From a pleasant sitting-cum-meeting room overlooking the garden, Laurent Besse gets down to business: “Our background and our capacities mean someone can come to us with an idea and nothing more. We can develop this idea to create and build a movement. And if needs be, we can also take care of production and manage the entire process to deliver a finished timepiece, ready to be sold. On one condition: we have to like the idea. It has to appeal to us on an intellectual level so that we can shape it to fit our passion for beautiful watches, intelligent complications and innovative, intelligent solutions. In other words, while we all have to make a living we’re not in it to “cash in” by taking on whatever project we’re offered. If someone comes to me with a “cut-and-paste” idea or sketches with bits borrowed here and there, it’s thank you and goodbye straight away.” No labouring under false impressions here: for Laurent Besse and his partner Manuel Spöde, being an artisan means making choices.
The hard way
Les Artisans Horlogers practice their art in Combe des Enfers. Despite its rather sinister-sounding name, the customers who visit Laurent Besse and Manuel Spöde in this small entrenched valley, on the edge of Le Locle in the Neuchâtel Jura, have nothing to fear. On the contrary, they discover a heaven on earth offering a wealth of specialities for brands whose creativity has run dry or which lack technical resources. Here, in this old house set in magnificent gardens, the creations that will dazzle collectors and delight brands spring to life.
Today, the two founders are comfortably settled at the head of a superb company employing 18 people, but it hasn’t always been plain sailing. Take Laurent Besse. After leaving school, this future watch engineer enrolled at the Ecole d’Horlogerie in Besançon where he passed his full watchmaking certificate, adding a higher diploma in microtechnology for good measure. With this solid grounding under his belt, he left his native France to work in Switzerland, first at Nouvelle Lémania as a development engineer then for the Richemont Group, at Manufactures VLG in Neuchâtel, home to the group’s R&D unit under Eric Klein.
Two paths come together
From there he moved to Conseil Ray in La Chaux-de-Fonds, where he developed a mechanical movement for Progress Watch, the 11″‘½ 152 calibre. Shortly after, Conseil Ray entered the fold at Progress Watch, itself taken over just a few months later. However, it would be thanks to this particular “pass the parcel” that Laurent Besse met Manuel Spöde.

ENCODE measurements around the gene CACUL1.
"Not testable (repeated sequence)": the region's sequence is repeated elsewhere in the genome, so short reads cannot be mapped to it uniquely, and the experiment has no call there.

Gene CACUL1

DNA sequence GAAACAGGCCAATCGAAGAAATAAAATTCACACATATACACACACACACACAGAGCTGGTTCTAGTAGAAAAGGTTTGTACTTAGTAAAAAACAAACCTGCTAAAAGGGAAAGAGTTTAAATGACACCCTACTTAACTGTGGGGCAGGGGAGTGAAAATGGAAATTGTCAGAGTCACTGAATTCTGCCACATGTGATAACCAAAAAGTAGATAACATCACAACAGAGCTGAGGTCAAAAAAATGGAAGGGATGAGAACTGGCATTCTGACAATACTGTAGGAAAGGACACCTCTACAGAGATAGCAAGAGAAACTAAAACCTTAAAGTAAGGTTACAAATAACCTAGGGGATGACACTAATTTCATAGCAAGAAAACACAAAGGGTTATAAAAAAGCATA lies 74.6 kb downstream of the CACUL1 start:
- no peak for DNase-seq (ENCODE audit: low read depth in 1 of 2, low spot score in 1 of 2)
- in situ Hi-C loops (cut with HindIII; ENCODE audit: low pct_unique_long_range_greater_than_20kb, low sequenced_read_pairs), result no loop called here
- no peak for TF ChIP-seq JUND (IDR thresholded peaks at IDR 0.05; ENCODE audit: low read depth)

Was it a case of opposites attract? Manuel Spöde trained in business and commerce, and at one time competed as a professional triathlete. In 1998 he took a new direction and qualified as a watchmaker with Wostep. Hired by a research bureau as a watchmaker-prototypist, he developed a calibre for Indtec and another tourbillon calibre. When his company was sold to Progress Watch, his boss asked him to take over at the helm. Which is when his path joined that of his future artisan partner.
Projects and patents
Both men need room to express their ideas, and it wasn’t long before they decided to put the key under the door at the small companies they were managing for Progress Watch and head out. Laurent Besse moved to Zenith and Manuel Spöde to Technotime. For a year and a half, they went their separate ways, until Progress Watch again changed hands and the new owners asked the pair to return. Which they did. Laurent Besse took the head of R&D while Manuel Spöde took over in marketing and sales. But two years down the line and once again they packed their bags and decided to set up Les Artisans Horlogers. It was 2004.
It’s still very fresh in their minds. “We started out with a couple of contracts and a team of two, but we quickly grew and today we have a team of 18. No one else offers the same global service we do. We work as a private label. We realised we couldn’t develop products for third parties and under our own brand, that it would be incompatible. We do everything from single modules to the complete watch. Obviously our line of business leads us to file patents, either under the customer’s name or in our own name. This depends on our opposite number and the series produced. We also own generic patents which we can use in various projects. About a third of our research time is spent working for ourselves on ideas that we can patent. We’ve also found a partner with whom we’re going to develop our own movements which we can then sell.” Watch this space!